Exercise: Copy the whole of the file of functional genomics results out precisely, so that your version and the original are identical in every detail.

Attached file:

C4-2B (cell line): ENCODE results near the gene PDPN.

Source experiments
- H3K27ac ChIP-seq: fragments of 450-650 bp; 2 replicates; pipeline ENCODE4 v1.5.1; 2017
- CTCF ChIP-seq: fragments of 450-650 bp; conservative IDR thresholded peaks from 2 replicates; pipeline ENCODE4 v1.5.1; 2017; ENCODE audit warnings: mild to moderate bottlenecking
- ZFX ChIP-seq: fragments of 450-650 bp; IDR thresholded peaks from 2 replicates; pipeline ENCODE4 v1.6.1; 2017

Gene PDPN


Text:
C4-2B (cell line): ENCODE results near the gene PDPN.

Source experiments
- H3K27ac ChIP-seq: fragments of 450-650 bp; 2 replicates; pipeline ENCODE4 v1.5.1; 2017
- CTCF ChIP-seq: fragments of 450-650 bp; conservative IDR thresholded peaks from 2 replicates; pipeline ENCODE4 v1.5.1; 2017; ENCODE audit warnings: mild to moderate bottlenecking
- ZFX ChIP-seq: fragments of 450-650 bp; IDR thresholded peaks from 2 replicates; pipeline ENCODE4 v1.6.1; 2017

Gene PDPN